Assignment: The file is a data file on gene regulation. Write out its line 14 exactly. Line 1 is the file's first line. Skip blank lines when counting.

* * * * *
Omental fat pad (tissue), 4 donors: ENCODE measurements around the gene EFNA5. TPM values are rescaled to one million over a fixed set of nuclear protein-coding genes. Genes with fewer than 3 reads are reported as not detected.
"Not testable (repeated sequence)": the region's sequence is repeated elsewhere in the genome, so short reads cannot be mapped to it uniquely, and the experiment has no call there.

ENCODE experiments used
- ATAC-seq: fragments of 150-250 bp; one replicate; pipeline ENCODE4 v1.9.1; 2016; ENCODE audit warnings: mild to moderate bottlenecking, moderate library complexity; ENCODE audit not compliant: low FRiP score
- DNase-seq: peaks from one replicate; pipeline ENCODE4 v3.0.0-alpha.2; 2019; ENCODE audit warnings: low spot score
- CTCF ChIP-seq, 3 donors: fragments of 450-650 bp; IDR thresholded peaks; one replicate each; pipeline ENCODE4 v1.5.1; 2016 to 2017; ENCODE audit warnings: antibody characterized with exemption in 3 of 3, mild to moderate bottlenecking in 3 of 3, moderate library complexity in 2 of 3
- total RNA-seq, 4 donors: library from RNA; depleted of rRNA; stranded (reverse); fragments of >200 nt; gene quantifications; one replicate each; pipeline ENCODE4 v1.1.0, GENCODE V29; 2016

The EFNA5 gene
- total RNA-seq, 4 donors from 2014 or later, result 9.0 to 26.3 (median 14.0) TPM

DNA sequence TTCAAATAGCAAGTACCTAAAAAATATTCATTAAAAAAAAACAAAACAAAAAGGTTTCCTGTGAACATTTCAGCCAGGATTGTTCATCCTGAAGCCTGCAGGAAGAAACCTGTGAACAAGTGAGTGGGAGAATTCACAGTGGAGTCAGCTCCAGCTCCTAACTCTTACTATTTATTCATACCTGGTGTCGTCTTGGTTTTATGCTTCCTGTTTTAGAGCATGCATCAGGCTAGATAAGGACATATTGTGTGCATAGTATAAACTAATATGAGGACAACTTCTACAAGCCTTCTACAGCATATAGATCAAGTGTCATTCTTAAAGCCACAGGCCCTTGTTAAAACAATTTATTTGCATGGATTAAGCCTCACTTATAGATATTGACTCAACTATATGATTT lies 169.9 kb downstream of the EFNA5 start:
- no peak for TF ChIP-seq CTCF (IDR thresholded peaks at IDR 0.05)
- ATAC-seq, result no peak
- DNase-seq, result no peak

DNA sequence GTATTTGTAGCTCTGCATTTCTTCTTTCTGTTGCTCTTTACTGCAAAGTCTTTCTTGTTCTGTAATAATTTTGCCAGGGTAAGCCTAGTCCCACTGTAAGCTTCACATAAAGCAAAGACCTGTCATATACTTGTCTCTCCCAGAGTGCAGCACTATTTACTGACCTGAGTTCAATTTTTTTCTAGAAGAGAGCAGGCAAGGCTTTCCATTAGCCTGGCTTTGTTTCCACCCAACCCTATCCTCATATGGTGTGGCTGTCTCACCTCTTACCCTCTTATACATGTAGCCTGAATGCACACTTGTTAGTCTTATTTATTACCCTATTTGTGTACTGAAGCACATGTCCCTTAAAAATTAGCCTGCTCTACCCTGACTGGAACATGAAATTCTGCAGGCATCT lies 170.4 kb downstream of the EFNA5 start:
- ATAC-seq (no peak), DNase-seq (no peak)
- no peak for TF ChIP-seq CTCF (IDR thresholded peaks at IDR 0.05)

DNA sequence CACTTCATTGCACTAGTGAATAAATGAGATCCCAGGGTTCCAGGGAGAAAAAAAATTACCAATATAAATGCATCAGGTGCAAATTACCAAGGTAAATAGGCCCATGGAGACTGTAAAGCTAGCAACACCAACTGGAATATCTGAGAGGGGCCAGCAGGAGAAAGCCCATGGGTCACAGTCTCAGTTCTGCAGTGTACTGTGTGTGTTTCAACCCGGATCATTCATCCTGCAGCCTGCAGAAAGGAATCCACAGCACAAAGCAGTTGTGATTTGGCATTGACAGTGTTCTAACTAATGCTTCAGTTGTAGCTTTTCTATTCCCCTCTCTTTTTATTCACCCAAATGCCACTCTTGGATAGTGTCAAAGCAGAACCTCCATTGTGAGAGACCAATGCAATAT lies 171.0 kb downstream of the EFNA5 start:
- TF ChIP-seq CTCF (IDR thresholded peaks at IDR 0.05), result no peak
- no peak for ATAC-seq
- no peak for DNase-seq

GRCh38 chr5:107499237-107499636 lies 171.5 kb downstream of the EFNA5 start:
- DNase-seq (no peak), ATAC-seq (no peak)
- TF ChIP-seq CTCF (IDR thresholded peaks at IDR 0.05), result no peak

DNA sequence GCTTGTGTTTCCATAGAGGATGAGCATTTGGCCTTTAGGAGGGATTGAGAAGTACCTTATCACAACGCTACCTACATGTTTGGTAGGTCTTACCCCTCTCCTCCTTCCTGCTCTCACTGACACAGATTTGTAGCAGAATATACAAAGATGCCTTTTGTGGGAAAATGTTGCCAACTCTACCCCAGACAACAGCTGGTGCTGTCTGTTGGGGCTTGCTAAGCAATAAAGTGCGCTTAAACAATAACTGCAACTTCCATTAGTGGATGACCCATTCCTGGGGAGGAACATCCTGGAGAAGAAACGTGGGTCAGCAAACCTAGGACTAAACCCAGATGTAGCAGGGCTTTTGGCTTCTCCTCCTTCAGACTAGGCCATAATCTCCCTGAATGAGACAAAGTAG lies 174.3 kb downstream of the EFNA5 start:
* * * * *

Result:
DNA sequence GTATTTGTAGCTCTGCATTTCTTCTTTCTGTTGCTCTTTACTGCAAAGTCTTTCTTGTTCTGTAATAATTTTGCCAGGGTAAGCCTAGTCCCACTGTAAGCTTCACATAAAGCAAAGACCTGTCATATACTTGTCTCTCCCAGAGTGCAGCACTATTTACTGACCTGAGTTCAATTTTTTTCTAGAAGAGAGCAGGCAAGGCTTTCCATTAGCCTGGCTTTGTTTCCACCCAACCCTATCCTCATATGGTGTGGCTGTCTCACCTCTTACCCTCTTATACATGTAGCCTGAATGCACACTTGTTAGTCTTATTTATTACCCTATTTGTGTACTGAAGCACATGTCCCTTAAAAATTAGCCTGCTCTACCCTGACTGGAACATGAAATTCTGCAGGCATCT lies 170.4 kb downstream of the EFNA5 start: